The Age of Pericles
The Age of Pericles overlaps handily with two different but concurrent phases of the City of Athens. First was the aggressive Imperial phase of Athenian foreign policy; the other was the flowering of creativity and commerce sometimes referred to as the Athenian Golden Age. If is fair to say that Pericles helped define and drive the former while benefiting from the latter.
It was during the age of Pericles that the former Delian League became the Athenian Empire. Originally established after the Second Persian War to protect Greece from further Persian aggression and eject Persian forces from the Aegean Sea and Ionia. The Delian League was originally headquartered on the island of Delos, but Athens was without a doubt its leading state. However and soon, the Delian League changed into the Athenian Empire. The treasury was moved from Delos to Athens and states were no longer allowed to leave at will. Further, while contributions at the start of the League could either be men and ships or money, in the Imperial phase they were only money. Meaning tributary states were now paying for the military forces which suppressed them. Also, it was this tribute that paid for Athens strong military and defense establishment, such as the Long Walls that would give them the ability to have an aggressive foreign policy, defy Sparta and lead to the Periclian polices which resulted in the Peloponnesian War.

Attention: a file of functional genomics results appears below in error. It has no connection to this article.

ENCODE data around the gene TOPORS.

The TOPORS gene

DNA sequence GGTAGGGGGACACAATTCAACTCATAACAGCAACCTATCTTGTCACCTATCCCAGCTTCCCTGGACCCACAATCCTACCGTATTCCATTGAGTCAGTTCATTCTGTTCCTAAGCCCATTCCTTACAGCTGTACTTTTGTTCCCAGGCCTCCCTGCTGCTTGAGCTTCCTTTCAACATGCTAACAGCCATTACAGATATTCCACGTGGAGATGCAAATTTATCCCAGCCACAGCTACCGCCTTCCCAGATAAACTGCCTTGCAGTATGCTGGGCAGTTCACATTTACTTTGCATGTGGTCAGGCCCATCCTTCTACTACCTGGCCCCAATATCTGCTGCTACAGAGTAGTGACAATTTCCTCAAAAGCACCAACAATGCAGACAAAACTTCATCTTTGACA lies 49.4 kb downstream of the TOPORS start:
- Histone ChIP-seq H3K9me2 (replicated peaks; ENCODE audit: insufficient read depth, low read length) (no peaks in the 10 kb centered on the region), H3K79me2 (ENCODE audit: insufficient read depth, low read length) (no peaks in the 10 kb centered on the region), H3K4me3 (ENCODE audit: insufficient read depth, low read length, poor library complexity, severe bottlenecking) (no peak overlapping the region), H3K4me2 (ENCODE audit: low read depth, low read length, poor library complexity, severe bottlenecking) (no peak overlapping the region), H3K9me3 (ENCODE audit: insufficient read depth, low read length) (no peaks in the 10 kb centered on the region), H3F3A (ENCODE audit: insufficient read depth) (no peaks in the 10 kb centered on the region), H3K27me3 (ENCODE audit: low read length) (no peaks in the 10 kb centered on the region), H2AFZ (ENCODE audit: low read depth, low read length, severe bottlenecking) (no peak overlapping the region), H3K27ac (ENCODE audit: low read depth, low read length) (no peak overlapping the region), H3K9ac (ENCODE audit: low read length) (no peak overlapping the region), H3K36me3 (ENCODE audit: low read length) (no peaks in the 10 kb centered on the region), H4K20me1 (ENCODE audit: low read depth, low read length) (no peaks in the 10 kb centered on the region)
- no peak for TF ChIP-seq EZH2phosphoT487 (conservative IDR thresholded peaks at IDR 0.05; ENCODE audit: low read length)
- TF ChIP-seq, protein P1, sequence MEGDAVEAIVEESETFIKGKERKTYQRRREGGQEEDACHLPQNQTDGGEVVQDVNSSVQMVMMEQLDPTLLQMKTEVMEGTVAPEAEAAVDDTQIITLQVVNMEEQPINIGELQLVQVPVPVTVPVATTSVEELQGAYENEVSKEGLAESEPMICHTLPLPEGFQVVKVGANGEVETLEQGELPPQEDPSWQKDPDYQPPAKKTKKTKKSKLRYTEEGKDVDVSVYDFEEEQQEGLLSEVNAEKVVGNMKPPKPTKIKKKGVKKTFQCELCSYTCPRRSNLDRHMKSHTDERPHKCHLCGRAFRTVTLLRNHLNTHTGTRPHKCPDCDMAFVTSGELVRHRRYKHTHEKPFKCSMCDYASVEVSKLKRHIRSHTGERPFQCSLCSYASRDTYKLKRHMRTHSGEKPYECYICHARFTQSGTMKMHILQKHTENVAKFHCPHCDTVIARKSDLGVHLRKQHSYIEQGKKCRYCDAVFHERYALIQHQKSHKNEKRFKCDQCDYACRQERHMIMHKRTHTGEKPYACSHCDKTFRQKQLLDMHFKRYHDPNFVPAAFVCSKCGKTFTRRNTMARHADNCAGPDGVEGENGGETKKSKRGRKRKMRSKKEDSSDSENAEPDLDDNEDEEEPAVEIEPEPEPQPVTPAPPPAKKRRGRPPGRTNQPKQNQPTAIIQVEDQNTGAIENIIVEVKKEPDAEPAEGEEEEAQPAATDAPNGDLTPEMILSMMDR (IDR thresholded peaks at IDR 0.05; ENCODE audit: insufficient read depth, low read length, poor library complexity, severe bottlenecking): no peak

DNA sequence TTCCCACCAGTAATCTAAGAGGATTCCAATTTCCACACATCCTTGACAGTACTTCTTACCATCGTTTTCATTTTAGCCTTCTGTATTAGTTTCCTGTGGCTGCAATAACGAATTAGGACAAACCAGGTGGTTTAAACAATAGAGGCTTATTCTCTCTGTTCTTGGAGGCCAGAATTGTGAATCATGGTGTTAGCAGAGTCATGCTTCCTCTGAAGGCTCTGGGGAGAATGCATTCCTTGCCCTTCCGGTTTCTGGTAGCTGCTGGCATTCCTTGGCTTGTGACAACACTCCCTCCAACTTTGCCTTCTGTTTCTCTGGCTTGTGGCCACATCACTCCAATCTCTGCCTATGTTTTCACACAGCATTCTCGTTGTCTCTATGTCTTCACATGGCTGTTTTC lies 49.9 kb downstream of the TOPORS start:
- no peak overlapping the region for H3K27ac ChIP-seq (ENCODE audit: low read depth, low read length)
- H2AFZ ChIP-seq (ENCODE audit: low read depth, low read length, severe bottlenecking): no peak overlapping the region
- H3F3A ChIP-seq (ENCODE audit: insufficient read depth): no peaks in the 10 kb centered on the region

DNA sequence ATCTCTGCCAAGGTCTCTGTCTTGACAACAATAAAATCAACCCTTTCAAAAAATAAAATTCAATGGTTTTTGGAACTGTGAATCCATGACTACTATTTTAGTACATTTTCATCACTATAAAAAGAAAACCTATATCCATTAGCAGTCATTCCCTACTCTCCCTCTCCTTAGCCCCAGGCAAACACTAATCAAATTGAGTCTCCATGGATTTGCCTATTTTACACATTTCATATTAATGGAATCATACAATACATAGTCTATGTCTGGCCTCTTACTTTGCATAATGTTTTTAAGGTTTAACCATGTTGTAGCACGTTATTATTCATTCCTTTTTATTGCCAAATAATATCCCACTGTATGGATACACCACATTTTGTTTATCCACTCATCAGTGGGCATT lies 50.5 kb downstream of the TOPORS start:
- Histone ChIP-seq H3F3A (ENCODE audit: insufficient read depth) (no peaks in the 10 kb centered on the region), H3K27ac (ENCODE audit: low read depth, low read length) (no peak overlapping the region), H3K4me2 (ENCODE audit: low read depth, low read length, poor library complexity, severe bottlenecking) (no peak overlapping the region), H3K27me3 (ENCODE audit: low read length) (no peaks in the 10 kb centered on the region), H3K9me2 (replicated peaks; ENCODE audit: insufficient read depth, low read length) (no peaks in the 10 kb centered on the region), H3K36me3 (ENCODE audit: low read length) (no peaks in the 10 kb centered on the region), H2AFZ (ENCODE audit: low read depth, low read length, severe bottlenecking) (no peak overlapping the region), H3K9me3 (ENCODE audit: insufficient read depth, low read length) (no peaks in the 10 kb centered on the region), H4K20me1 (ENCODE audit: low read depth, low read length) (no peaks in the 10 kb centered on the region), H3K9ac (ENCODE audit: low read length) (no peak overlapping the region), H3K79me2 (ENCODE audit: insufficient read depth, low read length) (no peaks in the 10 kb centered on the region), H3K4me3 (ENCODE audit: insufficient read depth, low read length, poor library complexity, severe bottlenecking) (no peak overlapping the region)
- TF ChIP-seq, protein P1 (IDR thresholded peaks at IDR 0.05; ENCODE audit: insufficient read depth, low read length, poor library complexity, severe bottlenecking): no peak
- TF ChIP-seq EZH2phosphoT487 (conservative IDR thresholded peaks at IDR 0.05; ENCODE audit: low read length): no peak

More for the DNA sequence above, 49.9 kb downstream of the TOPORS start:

The cultural flowering that took place during the Age of Pericles has no clear source. Although my favorite theory is that as the concept of freedom and democracy spread throughout all the classes in Athens that it also freed the minds of men to question, think and create. After all Socrates was a humble stonemason. Aeschylus the playwright, was of the old nobility, but still worked the land as a vintner. The famous Parthenon was built on the Acropolis at the behest of Pericles. It was also during this age that Aeschylus, often called the Father of Tragedy, along with Sophocles and Euripides, wrote and had produced their famous plays. However, it should never be forgotten that the famous playwrights saw themselves as citizen of Athens first and their works, however brilliant, were designed to edify other citizens. The best example of this is Aeschylus’ grave inscription, supposedly written by the great man himself:
“Beneath this stone lies Aeschylus, son of Euphorion, the Athenian,
who perished in the wheat-bearing land of Gela;
of his noble prowess the grove of Marathon can speak,
or the long-haired Persian who knows it well.”
Even Pericles himself saw himself as citizen and hoplite. Even though he was of the Pentacosiomedimni class, he was sculpted with a Corinthian hoplite helmet on his head.